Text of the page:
This was a monumental episode and one of my favorites so far this season, and not just because it proved my theory of Rev. Matt Jamison being an important vessel of information; it also showed how vital the idea of religion, or lack thereof, is to this entire series.
In last week’s episode, Matt told Nora what he was presumably trying to tell the congregation back in episode 1 of this season: that his wife Mary briefly woke from her comatose state the night they arrived in Miracle and they laughed and cried and made love. Again, we find ourselves playing “real or fake?” We know at least part of it was real, since Mary is – Ruh-roh! – pregnant.
Now Matt has to explain why his wife – who cannot confirm or deny consent to sexual acts and who was unable to get pregnant prior to the departure – is now with child. Matt seemed pretty sure of his story, so I was inclined to believe him (stranger things have happened on this show, right?) until he was clocked in the head with a wrench and we saw Mary wake up and tell him he needs to get her back into Miracle or the baby will die. I feel confident saying all of this is in poor Matt’s head.
This is a fascinating storyline that I’m dying to see more of: The fact that Mary is still around but has departed her body in a way is really interesting, and I can’t help but think (or hope) there has to be more to her than just a crutch to move Matt’s story along.
When Matt is around, we find ourselves constantly being pushed in and out of religion. It’s a really interesting dynamic with Matt because he walks a fine line between losing his cool like everyone else and pushing faith in the way of God and Christianity.
As Matt is trying to get himself and Mary back into Miracle after having their wristbands stolen, he goes to a cross-wielding camper to ask for money to pay off a man who can help sneak them into the town. She quizzes him on where he went to seminary school and how much he knows about the Bible. He tells her his favorite book is Job and the woman asks what Job’s wife’s name is, to which Matt says she is not named and only speaks once and says the verse. The verse is this: “His wife said to him, ‘Are you still maintaining your integrity? Curse God and die!” Job 2:9. This is so incredibly fitting to the situation Matt is in as we’ve seen him gamble, conceal a murder, and possibly rape his wife. Nearly as important as the verse mentioned is Job’s reply to his wife: “But he said to her, 'You speak as one of the foolish women speaks. Shall we indeed accept good from God and not accept adversity?’ In all of this Job did not sin with his lips.” Job 2:10. Does this mean after all this time and everything he’s done, Matt has never lied? Does this mean he’s not lying about Mary?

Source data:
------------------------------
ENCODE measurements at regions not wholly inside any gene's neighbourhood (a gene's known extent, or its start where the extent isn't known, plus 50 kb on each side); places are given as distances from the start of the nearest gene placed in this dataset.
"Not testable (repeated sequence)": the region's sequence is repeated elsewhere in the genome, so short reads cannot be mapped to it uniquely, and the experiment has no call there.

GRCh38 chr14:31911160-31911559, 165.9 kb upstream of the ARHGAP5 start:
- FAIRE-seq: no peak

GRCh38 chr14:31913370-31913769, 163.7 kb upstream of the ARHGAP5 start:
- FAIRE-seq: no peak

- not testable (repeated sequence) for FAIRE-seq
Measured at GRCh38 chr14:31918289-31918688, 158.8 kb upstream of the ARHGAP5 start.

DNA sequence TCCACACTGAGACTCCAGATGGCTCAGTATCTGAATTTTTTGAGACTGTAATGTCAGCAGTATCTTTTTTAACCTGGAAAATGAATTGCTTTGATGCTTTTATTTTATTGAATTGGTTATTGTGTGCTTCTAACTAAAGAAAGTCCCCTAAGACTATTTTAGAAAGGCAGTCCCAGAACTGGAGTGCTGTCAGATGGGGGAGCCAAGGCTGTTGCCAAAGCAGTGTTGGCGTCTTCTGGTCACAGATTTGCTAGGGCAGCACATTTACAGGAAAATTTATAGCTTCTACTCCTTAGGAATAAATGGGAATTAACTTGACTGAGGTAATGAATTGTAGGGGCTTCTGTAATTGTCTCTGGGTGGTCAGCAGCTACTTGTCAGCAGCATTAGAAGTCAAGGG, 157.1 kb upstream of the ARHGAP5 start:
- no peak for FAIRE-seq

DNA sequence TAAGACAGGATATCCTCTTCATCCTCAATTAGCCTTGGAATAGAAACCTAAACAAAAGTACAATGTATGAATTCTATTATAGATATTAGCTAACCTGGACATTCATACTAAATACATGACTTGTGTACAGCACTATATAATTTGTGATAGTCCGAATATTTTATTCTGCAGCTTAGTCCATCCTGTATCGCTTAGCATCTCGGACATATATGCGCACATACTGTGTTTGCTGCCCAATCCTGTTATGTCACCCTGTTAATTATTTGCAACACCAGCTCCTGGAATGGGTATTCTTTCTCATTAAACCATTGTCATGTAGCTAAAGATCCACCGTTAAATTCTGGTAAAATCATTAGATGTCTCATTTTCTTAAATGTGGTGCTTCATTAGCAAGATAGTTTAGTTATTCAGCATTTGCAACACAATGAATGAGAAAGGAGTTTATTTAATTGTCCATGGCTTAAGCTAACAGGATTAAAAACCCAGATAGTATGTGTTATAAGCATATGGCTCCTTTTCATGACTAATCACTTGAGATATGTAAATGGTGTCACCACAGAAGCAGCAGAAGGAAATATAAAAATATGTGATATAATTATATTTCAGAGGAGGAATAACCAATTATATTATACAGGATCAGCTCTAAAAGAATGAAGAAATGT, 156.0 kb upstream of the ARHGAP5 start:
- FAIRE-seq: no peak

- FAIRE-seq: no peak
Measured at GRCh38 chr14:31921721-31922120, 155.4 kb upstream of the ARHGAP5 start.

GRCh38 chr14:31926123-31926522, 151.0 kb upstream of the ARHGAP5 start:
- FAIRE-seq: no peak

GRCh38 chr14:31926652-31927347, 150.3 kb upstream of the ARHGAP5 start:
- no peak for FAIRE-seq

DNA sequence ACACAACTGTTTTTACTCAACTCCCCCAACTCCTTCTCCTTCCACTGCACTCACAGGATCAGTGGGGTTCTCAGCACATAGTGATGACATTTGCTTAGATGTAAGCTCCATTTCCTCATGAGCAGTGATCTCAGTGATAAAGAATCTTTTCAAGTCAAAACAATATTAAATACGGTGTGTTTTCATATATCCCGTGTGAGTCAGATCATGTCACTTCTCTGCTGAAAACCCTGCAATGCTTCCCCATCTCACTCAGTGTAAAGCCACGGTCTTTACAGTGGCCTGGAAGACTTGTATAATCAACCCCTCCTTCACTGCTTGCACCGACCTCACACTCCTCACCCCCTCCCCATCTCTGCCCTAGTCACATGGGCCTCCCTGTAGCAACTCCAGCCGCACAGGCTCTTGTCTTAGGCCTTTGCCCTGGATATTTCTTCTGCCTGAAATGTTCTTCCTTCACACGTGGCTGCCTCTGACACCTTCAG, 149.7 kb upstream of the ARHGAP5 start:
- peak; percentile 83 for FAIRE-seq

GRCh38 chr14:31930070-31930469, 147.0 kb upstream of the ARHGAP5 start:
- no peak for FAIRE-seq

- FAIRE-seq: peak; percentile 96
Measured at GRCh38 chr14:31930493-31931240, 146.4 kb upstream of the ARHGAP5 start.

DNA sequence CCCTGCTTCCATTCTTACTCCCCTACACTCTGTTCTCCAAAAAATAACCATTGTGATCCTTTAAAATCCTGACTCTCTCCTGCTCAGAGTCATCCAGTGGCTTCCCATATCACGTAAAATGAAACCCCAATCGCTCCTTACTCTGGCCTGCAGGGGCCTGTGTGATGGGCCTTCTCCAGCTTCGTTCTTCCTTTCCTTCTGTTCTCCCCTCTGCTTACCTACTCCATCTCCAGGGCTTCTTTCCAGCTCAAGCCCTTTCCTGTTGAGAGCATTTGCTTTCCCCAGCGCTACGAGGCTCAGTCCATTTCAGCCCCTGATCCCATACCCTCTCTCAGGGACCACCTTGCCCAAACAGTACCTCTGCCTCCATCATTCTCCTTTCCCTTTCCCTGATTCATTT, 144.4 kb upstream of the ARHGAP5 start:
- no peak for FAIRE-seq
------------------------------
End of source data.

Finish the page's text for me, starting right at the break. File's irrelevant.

I want to quickly point out the parallel between Matt and Mary’s “miracle baby” (Remember, they tried to get pregnant for 10 years and she couldn’t) and the Virgin Mary’s “miracle baby.” I’m not saying Matt and Mary’s baby is the second coming of Jesus, but it is an interesting point to consider.
After Matt fails to get himself and Mary back into the camp, Nora and Kevin find them and smuggle them inside the town in their trunk. Matt recites part of a poem by W.B. Yeats, called The Song of Wandering Aengus:
“Though I am old with wandering Through hollow lands and hilly lands, I will find out where she has gone, And kiss her lips and take her hands…”
The part of the poem that Matt does not recite is where this man caught a fish that turned into a glimmering girl who called him by his name and took off running. This guy is seeing something happen that’s not really there (obviously a fish didn’t turn into a girl) but perhaps he was desperate enough his mind began to play tricks on him and he saw what he wanted to see. So, perhaps Matt is just seeing things and Mary never came back (the likely conclusion).
The last big Bible comparison I want to mention is the final scene where Matt sends Mary off with her wristband so Nora can take care of her. He gives his up and marches out of the camp to take the spot of the naked man trapped in the pillory with “Repent” carved into it. There is an interesting verse in the Bible that may or may not inform this scene: “Instead, he gave up his divine privileges; he took the humble position of a slave and was born as a human being.” Perhaps Matt is finding his rebirth as he repents for his sins in the pillory? Remember, though, the naked man was only released from his post when someone else volunteered to take his position. How will Matt get out of this one, I wonder?
Throughout this episode, I find myself returning to what Isaac said to John when he attacked him at the motel: “Nothing more dangerous than a man who don’t believe in nothing.”
Watch The Leftovers at 9pm ET Sundays on HBO or On Demand..